It has been a journeyman’s career for Rory Parata, playing rugby across the world and still only 29. But Rory got his breakthrough at Galwegians and found himself playing for an immortal Connacht side which went on to win the Pro12 in 2016. 

Rory was born in Australia began his playing days in rugby league instead of union. That changed when he moved to Ireland at nine years old and started at Dolphin RFC in county Cork, although he struggled to enjoy rugby union at first because it was non-contact.

After transitioning to soccer for a few years, he eventually got the urge to come back and give rugby another chance with his friends. He made the jump and came into under 14s rugby with Sunday Well where he got his first taste of competitive rugby and it to a Munster semi-final. The team just fell short against Waterpark RFC. 

Rory then moved to Rockwell College to play senior cup rugby in his fifth year of secondary school, and broke into provincial rugby with his first cap in the Munster U-18s. Despite not getting called up to the Munster U-19 squad, he was offered the opportunity to join the Connacht Academy. 

“I had the option to play for Connacht U-19s,” said Rory. “I did quite well, and earned a cap for the Ireland U-19s. Then I had the decision to go to either Connacht or Munster academy, and I chose Connacht”.

“Then it was that decision of what club to go for in Galway. There were three obvious choices: Buccs, Corinthians or Galwegians. At the time, Galwegians were in AIL 2A although Buccs and Corinthians were 1B. But for me, Galwegians were the only club I knew in the area and had so much history behind it”. 

Rory was finally convinced by future team-mate Caolin Blade and his Galwegians career commenced, meaning that he played a part in adding to our history as part of the team that rose through the AIL ranks. Galwegians became one of the best sides in the province and Rory played a valuable part in bringing us into Division 1A at the top tier of AIL.

“It was some of the most enjoyable rugby I’ve played. Amazingly, we took it for granted and we made it from Division 2A to 1B and won 1B. I think at the time we just expected to win all the time, but looking back it was a massive achievement”.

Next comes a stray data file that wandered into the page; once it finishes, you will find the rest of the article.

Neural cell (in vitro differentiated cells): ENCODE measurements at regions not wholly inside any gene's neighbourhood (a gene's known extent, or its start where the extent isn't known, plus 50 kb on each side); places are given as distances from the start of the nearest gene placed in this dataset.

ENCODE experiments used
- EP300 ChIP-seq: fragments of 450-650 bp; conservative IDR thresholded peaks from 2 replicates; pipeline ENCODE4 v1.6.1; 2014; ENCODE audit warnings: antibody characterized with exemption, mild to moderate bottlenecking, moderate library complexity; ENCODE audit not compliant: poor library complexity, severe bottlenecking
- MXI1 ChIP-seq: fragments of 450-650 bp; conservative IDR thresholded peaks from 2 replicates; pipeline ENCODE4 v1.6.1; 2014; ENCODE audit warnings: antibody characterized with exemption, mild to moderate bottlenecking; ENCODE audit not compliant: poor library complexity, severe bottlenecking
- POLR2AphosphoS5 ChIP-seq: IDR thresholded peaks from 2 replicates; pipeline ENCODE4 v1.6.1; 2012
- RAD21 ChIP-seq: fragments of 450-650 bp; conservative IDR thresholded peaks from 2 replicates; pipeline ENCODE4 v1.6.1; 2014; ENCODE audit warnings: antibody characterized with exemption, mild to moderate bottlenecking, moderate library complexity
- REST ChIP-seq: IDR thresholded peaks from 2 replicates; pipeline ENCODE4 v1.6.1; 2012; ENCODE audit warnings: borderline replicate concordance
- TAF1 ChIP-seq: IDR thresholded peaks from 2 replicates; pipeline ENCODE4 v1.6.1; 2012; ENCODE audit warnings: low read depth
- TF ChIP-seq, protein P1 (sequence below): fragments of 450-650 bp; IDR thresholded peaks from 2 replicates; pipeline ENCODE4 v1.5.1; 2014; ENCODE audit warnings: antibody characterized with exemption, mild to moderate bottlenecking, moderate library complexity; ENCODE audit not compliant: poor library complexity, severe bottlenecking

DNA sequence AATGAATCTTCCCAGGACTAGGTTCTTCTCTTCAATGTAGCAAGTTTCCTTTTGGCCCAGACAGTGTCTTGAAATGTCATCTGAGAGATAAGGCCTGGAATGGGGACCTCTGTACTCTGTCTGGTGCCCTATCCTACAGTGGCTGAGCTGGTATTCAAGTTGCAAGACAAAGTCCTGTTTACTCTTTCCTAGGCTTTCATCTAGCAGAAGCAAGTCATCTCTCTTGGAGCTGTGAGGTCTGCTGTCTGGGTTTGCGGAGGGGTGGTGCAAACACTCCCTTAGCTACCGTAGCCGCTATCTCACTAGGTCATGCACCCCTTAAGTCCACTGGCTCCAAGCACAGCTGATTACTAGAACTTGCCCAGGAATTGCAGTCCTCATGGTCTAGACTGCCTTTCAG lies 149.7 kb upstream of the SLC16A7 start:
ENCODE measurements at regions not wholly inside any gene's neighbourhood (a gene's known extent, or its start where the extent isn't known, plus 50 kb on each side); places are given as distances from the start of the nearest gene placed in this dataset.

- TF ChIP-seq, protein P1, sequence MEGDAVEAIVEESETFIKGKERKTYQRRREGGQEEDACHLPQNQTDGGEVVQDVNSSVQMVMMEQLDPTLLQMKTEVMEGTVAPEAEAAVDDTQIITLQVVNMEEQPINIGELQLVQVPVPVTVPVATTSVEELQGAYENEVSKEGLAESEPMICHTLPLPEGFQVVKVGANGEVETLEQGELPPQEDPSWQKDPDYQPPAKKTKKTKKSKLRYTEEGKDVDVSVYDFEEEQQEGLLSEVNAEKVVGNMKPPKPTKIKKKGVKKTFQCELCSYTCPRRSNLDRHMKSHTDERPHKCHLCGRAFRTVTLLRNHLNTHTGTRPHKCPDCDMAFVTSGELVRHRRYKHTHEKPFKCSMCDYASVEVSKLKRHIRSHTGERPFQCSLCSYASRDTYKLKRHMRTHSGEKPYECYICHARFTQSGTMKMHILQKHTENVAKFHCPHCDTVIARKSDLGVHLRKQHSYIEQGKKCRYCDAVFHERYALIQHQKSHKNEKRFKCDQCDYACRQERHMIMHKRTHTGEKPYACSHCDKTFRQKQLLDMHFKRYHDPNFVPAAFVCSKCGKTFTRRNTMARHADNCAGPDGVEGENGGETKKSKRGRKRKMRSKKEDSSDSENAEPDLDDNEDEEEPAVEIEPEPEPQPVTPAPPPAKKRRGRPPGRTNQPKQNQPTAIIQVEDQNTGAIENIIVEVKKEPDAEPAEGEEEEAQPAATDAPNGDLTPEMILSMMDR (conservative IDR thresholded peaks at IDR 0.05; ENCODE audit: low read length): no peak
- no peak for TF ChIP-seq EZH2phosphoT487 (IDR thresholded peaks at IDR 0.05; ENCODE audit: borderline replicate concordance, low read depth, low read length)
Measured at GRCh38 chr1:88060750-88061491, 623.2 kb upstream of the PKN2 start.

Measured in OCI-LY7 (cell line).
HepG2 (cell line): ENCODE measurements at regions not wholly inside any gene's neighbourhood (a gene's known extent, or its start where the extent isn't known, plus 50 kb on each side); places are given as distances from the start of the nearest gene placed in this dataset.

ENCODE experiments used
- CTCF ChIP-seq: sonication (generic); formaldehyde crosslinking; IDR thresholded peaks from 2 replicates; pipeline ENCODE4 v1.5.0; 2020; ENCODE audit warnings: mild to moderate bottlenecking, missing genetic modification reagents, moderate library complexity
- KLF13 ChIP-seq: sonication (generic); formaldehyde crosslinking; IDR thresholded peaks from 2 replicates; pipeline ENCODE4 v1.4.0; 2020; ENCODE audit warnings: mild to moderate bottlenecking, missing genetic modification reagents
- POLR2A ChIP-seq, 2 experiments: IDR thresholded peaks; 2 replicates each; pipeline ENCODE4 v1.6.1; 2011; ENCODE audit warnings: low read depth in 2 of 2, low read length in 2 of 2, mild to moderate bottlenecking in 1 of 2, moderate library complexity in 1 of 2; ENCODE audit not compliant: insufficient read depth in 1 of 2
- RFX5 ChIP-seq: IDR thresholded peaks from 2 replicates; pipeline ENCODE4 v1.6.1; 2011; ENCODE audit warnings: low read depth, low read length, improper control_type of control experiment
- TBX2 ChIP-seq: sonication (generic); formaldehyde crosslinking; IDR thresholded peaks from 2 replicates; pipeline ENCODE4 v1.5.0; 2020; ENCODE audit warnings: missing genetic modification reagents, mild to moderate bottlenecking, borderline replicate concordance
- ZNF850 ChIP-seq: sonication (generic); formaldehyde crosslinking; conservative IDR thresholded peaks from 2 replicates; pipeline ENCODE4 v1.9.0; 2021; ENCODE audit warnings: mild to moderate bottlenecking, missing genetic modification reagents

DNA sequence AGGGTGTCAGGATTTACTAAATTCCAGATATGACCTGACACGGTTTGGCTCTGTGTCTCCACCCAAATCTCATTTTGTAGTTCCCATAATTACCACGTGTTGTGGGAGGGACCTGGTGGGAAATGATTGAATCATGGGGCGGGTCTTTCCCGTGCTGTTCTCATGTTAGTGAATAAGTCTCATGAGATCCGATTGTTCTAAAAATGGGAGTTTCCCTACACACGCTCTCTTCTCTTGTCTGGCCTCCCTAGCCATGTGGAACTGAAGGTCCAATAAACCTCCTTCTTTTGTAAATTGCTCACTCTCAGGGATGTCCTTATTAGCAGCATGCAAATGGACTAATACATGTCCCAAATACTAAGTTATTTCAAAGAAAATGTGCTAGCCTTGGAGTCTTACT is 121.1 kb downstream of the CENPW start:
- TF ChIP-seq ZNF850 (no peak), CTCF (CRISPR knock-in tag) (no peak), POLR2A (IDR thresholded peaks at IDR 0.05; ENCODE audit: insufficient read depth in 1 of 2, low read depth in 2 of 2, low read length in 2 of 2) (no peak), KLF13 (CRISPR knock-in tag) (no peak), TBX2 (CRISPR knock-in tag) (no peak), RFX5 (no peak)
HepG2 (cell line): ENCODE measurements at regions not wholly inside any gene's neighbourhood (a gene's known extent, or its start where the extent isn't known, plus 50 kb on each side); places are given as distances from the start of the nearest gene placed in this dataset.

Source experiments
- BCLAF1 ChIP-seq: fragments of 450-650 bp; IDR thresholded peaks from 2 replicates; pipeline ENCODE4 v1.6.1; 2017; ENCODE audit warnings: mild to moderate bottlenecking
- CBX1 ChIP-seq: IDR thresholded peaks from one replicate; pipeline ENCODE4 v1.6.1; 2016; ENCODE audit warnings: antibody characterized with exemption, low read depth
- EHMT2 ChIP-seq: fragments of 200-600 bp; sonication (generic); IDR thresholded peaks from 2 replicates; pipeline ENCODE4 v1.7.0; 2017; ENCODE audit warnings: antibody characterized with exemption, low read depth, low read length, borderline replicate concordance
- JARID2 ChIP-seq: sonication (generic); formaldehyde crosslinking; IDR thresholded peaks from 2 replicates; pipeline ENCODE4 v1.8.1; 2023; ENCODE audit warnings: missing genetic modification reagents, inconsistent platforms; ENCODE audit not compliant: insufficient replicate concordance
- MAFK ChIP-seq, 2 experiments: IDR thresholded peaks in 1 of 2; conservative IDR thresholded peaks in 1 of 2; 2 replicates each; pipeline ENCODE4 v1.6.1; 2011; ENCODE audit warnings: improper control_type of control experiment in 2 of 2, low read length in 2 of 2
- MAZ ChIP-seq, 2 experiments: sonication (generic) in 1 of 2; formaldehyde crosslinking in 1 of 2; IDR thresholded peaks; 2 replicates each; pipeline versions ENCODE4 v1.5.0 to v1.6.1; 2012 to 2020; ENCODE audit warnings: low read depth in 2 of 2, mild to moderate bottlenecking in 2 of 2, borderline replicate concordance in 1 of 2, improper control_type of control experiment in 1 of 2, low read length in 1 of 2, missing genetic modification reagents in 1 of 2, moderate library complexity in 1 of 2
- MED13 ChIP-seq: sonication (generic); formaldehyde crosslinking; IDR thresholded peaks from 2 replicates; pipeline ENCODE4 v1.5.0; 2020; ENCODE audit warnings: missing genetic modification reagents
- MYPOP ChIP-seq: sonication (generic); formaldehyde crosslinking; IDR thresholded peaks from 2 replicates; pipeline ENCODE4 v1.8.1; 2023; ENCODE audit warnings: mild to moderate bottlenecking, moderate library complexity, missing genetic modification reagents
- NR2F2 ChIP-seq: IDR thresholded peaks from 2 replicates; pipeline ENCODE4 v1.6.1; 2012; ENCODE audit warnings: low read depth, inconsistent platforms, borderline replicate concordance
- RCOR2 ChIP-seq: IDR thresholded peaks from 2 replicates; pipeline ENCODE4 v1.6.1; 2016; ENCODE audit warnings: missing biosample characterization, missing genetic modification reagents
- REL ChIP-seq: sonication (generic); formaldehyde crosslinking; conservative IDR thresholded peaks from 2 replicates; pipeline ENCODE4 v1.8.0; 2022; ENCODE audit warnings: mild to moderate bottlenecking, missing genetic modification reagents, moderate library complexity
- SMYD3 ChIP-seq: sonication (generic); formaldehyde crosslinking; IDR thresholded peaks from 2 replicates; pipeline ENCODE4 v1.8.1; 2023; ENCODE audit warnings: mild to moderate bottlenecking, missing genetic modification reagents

His efforts over the years in Galwegians earned him the opportunity to play for the Connacht senior squad for the first time in 2015. Rory remembers how surreal it was to finally achieve his goal of playing professional rugby as all of his hard work “came to fruition”. 

“I think there was a World Cup meaning that Robbie Henshaw was away. So you were looking at the pecking order and thinking you might be in with a shot here. Luckily the pre-season wasn’t a shock as I had the summer to get ready for the season”. 

Rory was one of several newcomers playing for Connacht for the first time in 2015 with Sean O’Brien, Peter Robb and Blade also breaking into the Connacht squad.

Never in their wildest dreams did they foresee what was coming as this Connacht side will live in the history books as winners of our province’s first ever major trophy, emulating the underdog success story of Leicester City from 2016.

This was a “freak scenario” in Rory’s eyes. “It was all our first years playing professional rugby and we were part of the squad that ended up winning the Pro12. It was the three or four days after the game that stick with me for the rest of my life. It was an unbelievable experience. I will never get the same buzz again!”. 

Rory went on to make 29 appearances for Connacht and scored 25 points across his three years at the club, before starting somewhat of a journeyman career.

This began as he briefly played club rugby in New Zealand alongside Ciarán Gaffney. The two seemed to be inseparable as Rory followed Gaffney to play for Zebre for a season before moving to the UK to play for Cornwall Pirates. He eventually bagged 96 caps across a five-year stint for the English side.

Finally, Rory has returned to his rugby roots in Ireland, playing in AIL Division 1A for Lansdowne RFC. He has made an immediate impact in the opening block of games, becoming the league’s leading try scorer including a hat-trick in the most recent game against Ballynahinch.

“Playing now is more about getting that enjoyment and remembering why you played rugby in the first place, which is quite nice. We are doing well at the moment, but we aren’t looking too far ahead because we have been lucky with fixtures”. 

“We are staying pretty grounded and looking at it as sets of blocks. We won our first set of three games and we have another set starting on Saturday. It’s a matter of not getting ahead of ourselves”.